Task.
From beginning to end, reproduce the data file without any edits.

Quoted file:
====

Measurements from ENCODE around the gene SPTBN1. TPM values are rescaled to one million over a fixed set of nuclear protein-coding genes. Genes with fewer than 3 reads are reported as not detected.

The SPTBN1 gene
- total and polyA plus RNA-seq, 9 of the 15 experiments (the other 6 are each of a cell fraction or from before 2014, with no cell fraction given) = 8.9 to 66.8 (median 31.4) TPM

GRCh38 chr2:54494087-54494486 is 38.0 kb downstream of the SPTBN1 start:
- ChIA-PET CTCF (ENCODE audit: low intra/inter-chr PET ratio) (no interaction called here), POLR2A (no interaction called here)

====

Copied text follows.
Measurements from ENCODE around the gene SPTBN1. TPM values are rescaled to one million over a fixed set of nuclear protein-coding genes. Genes with fewer than 3 reads are reported as not detected.

The SPTBN1 gene
- total and polyA plus RNA-seq, 9 of the 15 experiments (the other 6 are each of a cell fraction or from before 2014, with no cell fraction given) = 8.9 to 66.8 (median 31.4) TPM

GRCh38 chr2:54494087-54494486 is 38.0 kb downstream of the SPTBN1 start:
- ChIA-PET CTCF (ENCODE audit: low intra/inter-chr PET ratio) (no interaction called here), POLR2A (no interaction called here)